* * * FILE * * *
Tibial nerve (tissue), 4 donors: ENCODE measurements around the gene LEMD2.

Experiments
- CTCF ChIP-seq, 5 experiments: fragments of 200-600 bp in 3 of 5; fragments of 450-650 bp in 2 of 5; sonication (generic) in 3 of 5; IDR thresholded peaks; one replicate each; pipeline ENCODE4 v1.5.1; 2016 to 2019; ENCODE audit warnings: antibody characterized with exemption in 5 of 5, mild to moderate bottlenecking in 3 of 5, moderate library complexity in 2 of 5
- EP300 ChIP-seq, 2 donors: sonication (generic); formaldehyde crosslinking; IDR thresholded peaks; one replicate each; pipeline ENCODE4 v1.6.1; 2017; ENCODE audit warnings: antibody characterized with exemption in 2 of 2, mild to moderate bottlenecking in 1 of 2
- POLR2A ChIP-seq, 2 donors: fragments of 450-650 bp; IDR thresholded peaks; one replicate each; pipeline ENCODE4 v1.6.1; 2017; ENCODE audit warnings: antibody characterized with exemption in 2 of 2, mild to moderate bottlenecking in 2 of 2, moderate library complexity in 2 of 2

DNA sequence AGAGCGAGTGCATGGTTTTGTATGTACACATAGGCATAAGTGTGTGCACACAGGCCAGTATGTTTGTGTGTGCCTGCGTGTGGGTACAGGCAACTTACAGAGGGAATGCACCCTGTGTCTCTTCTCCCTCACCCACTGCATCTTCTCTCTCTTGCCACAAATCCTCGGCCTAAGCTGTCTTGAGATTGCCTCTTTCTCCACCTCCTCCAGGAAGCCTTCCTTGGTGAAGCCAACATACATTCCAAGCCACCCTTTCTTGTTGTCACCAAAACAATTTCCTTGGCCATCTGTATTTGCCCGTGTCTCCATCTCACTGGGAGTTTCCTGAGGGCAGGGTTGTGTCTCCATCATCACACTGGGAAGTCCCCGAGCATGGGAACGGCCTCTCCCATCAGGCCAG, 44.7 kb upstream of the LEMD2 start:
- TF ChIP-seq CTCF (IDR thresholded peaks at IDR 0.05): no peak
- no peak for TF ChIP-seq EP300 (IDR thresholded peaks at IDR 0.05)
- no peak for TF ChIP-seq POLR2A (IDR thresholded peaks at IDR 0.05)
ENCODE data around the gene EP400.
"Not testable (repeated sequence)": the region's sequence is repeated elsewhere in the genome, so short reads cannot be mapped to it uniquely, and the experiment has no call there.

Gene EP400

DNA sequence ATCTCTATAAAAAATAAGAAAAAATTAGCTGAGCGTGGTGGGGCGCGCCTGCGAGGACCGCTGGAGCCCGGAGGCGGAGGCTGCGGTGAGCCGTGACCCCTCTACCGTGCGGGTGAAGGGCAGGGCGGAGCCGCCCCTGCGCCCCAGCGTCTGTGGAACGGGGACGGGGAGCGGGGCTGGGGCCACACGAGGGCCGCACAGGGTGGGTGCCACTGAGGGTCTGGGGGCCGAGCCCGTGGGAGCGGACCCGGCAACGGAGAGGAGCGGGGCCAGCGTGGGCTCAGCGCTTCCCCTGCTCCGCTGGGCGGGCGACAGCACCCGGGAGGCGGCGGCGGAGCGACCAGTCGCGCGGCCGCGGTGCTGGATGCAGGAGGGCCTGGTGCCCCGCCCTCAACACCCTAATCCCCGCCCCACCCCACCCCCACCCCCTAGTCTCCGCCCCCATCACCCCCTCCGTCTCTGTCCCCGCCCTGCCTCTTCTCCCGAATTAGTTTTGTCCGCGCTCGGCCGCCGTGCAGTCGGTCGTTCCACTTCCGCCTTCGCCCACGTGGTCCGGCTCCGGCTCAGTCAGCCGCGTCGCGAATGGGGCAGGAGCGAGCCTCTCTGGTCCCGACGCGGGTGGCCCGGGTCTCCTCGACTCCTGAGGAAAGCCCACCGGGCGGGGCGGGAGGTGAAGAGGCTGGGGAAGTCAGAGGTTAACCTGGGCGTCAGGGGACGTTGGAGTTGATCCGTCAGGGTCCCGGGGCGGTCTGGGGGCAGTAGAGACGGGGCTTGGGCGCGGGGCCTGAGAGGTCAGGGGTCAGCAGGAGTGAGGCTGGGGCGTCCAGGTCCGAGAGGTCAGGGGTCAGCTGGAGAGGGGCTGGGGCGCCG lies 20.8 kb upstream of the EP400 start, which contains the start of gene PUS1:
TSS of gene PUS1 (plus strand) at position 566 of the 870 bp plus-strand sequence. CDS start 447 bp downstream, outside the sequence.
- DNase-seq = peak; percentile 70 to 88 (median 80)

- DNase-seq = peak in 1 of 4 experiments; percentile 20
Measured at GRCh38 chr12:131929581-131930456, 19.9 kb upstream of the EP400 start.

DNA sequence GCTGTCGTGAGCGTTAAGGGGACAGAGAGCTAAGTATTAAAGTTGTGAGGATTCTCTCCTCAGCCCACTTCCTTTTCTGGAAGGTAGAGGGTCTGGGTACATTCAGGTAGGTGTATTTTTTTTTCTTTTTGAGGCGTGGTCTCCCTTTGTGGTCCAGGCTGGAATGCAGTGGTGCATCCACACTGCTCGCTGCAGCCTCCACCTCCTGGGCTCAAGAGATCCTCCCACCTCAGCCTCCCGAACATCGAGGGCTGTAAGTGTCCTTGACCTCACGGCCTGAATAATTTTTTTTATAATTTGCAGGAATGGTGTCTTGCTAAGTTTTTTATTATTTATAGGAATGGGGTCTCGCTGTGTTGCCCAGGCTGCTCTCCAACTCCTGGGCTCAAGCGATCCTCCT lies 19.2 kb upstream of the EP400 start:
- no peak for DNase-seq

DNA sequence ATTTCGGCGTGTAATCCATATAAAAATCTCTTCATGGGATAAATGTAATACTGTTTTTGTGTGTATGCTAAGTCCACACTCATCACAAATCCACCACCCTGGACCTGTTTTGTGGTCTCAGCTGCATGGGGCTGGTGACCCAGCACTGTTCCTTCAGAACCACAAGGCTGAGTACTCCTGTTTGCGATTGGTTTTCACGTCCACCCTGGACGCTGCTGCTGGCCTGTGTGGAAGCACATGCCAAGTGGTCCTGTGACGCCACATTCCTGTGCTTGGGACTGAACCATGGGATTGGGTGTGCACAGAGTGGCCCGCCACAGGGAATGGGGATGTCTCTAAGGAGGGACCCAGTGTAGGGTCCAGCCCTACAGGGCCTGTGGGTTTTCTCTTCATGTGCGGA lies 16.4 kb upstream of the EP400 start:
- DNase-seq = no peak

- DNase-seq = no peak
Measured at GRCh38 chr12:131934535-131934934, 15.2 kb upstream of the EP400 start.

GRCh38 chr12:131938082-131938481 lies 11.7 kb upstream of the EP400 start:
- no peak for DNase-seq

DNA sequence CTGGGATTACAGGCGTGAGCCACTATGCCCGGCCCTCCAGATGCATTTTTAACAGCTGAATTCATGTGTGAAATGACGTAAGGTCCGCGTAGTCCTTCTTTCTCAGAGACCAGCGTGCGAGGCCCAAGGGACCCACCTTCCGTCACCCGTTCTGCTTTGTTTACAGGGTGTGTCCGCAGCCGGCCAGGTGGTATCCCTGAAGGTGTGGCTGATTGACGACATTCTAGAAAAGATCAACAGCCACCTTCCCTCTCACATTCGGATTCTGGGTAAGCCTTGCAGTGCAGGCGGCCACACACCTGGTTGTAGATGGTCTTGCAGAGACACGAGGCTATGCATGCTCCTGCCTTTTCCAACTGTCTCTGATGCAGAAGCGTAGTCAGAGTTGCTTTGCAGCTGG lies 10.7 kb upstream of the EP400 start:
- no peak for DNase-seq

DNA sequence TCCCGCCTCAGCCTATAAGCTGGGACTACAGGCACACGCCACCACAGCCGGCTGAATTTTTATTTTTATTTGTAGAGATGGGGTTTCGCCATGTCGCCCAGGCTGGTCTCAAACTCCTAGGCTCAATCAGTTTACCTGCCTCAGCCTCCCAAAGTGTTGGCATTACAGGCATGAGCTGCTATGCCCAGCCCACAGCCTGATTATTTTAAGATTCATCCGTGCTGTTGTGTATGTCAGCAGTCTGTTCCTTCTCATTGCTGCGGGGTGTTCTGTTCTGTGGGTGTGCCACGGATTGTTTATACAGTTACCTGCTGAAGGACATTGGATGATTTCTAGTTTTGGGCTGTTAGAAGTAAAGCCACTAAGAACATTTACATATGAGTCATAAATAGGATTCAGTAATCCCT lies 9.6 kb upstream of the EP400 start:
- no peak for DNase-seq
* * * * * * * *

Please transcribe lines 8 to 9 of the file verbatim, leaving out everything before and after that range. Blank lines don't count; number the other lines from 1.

- no peak for TF ChIP-seq EP300 (IDR thresholded peaks at IDR 0.05)
- no peak for TF ChIP-seq POLR2A (IDR thresholded peaks at IDR 0.05)